“Why do you trouble this woman?
For she has done a beautiful thing to me . . .
In pouring this ointment
on my body she has done it 

to prepare me for burial”
(Mt 26:10, 12).

These words could likewise be applied to Veronica.
Thus we see the profound eloquence of this event.
The Redeemer of the world presents Veronica 
with an authentic image of his face.
The veil upon which 
the face of Christ remains imprinted 
becomes a message for us.

 In a certain sense it says:

This is how every act of goodness, 

every gesture of true love towards 

one’s neighbor, strengthens the 

likeness of the Redeemer of the world 

in the one who acts that way.

Acts of love do not pass away. 

Every act of goodness, 

of understanding, of service 

leaves on people’s hearts 

an indelible imprint and makes us 

ever more like the One who 

“emptied himself, 

taking the form of a servant” (Phil 2:7).

This is what


our identity and 

gives us our true name.


Lord Jesus Christ, you accepted a woman’s 

selfless gesture of love,

and in exchange ordained 

that future generations 

should remember her by

the name of your face.

Grant that our works and the works of all 

who will come after us

will make us like unto you 

and will leave in the world the reflection

of your infinite love.

To you, O Jesus, 

splendour of the Father’s glory,

be praise and glory for ever.

R. Amen.


Our Father . . .

Stabat Mater:

Can the human

 heart refrain

from partaking

 in her pain,

in that


untold pain?



Jesus falls the second time

V/. We adore you, O Christ, and we bless you.

R/. Because by your holy Cross you have redeemed the 


“I am a worm, and no man;

scorned by men,

and despised by the people”

Psalm 22:6

These words of the Psalm come to mind 

as we see Jesus fall

 to the ground a second time under the Cross.

Here in the dust of the earth 

lies the Condemned One. 

Crushed by the weight of his Cross. 

His strength drains away from him more and more. 

But with great effort he gets up again to continue his march.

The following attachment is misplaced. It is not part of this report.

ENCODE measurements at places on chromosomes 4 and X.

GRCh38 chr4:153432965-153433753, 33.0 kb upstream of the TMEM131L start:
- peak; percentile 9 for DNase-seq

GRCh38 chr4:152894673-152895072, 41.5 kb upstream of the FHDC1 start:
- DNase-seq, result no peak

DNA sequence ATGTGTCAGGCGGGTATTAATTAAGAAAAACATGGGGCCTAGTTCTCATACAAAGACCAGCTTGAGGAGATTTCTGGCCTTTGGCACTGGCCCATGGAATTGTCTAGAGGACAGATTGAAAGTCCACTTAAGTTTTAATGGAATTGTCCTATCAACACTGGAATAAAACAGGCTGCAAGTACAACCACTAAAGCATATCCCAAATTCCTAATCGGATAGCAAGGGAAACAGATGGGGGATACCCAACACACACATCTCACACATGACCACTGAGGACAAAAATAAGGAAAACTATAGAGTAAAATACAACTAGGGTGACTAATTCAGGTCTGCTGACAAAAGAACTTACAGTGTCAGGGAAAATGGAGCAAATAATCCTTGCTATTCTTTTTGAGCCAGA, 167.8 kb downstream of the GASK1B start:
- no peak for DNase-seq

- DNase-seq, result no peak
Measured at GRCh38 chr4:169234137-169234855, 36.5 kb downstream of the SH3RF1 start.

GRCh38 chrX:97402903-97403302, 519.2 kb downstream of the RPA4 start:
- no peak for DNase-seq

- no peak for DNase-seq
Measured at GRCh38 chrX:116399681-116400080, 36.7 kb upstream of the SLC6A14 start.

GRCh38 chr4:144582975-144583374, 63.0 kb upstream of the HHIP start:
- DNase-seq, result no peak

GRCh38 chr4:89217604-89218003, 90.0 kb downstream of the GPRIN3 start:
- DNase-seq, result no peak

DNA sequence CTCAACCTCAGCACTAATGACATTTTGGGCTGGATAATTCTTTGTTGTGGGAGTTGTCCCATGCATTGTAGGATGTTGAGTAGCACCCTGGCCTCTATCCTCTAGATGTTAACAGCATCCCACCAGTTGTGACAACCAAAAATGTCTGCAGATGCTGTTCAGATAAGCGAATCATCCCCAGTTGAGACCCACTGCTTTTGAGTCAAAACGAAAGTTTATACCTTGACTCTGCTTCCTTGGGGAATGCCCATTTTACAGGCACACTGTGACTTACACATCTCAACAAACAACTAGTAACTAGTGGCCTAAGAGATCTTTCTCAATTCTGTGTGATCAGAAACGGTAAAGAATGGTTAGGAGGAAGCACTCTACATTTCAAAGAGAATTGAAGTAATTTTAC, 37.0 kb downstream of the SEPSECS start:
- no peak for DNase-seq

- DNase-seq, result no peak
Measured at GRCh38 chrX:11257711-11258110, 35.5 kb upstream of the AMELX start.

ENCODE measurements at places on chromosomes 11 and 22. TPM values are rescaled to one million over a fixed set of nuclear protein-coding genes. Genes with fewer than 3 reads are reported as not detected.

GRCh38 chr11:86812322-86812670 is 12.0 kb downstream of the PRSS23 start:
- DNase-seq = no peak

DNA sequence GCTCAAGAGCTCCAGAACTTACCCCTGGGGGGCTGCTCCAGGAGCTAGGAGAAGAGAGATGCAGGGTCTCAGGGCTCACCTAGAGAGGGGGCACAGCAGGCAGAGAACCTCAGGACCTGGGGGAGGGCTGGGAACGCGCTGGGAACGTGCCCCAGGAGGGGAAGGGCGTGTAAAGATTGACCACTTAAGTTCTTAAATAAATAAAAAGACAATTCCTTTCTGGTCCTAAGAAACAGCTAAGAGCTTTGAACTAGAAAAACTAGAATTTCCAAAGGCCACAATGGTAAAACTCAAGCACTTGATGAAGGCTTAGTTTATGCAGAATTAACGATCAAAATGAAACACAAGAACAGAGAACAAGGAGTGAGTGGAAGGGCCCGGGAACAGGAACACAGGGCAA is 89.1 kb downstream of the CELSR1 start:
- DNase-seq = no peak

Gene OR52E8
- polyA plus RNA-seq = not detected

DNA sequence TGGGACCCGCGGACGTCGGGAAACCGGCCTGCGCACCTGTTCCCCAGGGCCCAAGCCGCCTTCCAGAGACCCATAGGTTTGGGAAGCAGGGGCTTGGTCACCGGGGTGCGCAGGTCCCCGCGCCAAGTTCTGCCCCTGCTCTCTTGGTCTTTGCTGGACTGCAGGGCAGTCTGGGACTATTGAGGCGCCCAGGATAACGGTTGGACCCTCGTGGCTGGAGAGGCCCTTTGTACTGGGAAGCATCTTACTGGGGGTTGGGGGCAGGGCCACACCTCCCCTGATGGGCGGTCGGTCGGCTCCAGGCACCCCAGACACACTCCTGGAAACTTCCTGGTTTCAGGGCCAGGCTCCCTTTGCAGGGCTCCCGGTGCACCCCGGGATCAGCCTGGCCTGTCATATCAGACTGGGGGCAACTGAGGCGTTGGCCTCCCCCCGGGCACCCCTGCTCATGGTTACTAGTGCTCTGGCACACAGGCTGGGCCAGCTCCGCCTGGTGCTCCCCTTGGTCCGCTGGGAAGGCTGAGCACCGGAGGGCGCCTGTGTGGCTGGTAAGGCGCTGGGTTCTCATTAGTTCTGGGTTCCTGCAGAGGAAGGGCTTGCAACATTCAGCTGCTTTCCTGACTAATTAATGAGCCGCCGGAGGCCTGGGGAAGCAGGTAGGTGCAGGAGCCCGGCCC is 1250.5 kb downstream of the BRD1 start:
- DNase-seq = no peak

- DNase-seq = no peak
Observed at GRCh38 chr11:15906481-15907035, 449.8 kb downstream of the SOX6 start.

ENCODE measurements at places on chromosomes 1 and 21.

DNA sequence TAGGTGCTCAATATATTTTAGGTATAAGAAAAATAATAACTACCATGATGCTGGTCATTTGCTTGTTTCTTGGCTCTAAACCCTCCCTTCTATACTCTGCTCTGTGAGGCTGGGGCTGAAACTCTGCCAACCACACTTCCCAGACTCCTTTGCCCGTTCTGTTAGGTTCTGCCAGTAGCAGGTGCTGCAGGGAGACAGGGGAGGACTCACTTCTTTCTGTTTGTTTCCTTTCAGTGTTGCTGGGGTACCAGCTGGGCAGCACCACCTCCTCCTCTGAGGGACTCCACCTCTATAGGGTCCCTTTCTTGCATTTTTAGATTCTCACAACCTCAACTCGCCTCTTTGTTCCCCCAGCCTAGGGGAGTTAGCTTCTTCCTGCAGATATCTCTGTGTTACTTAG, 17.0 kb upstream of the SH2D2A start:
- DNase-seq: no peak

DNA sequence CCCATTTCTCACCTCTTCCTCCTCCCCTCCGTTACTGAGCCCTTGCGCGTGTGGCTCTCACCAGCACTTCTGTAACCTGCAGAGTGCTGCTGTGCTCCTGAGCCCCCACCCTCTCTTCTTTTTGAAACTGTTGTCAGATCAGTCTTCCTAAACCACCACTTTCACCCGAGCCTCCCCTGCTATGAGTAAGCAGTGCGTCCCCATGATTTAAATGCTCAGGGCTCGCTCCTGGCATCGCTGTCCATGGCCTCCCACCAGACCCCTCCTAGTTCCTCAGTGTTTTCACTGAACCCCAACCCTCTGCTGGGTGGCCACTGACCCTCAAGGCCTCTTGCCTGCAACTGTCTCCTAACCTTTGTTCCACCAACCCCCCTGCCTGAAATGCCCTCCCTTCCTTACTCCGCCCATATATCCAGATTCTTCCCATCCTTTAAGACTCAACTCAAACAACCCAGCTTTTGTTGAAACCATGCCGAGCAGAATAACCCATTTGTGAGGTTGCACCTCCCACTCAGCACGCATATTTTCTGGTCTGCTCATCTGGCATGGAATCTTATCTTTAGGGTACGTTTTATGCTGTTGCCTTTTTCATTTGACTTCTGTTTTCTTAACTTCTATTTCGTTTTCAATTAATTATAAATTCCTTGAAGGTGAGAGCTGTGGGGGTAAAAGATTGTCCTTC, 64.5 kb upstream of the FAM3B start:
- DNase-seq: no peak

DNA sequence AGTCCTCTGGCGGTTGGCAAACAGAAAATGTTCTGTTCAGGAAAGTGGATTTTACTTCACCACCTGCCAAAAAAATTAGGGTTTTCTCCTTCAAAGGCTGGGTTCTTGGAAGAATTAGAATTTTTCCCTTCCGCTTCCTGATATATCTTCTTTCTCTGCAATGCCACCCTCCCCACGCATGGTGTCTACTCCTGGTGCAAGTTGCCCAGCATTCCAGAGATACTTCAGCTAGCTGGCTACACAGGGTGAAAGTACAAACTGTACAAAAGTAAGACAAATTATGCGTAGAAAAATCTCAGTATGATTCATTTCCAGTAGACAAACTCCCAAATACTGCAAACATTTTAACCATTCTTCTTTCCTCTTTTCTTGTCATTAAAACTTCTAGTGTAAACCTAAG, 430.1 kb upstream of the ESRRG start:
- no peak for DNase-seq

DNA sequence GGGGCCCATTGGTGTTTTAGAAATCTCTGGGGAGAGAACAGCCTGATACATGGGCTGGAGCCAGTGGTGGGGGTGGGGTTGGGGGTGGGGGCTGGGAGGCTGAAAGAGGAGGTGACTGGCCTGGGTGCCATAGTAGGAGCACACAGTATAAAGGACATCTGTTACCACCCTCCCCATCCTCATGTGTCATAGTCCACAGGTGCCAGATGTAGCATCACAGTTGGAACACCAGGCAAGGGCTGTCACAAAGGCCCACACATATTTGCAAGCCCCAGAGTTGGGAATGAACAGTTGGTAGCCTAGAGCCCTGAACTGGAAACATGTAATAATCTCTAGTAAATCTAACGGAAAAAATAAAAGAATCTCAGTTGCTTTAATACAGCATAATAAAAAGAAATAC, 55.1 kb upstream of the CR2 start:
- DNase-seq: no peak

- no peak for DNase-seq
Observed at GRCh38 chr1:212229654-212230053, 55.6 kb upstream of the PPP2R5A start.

To us sinners,

what does this second fall say? 

More than the first one,

it seems to urge us to get up, 

to get up again on our way of the cross. 

Cyprian Norwid wrote: 

“Not behind us with the Saviour’s Cross, 

but behind the Saviour with our own Cross.” 

A brief saying, but one that conveys much truth. 

It explains how Christianity 

is the religion of the Cross.

It tells us that every person here below meets Christ 

who carries the Cross and falls under its weight.

In his turn, Christ, on the way to Calvary, 

meets every man and woman and, 

falling under the weight of the Cross, 

does not cease to proclaim the good news.

For two
thousand years 
the gospel of the Cross
has spoken to


For twenty centuries 


getting up again from his fall, 

meets those who fall.

Throughout these two millennia 

many people have learned that falling 

does not mean the end of the road.

In meeting the Saviour 

they have heard his reassuring words:

“My grace is sufficient for you; 

for my power is made perfect in weakness” 

(2 Cor 12:9).

Comforted, they have gotten up again 

and brought to the world the word of hope 

which comes from the Cross.

Today, having crossed the threshold 

of the new millennium, we are called

to penetrate more deeply the meaning of this encounter.

Our generation must pass on 

to future centuries

the good news that we are lifted up 

again in Christ.


Lord Jesus Christ, 

you fall under the weight of human sin 

and you get up again in order 

to take it upon yourself and cancel it
Give to us, weak men and women, 

the strength to carry the cross 

of daily 

life and to get up again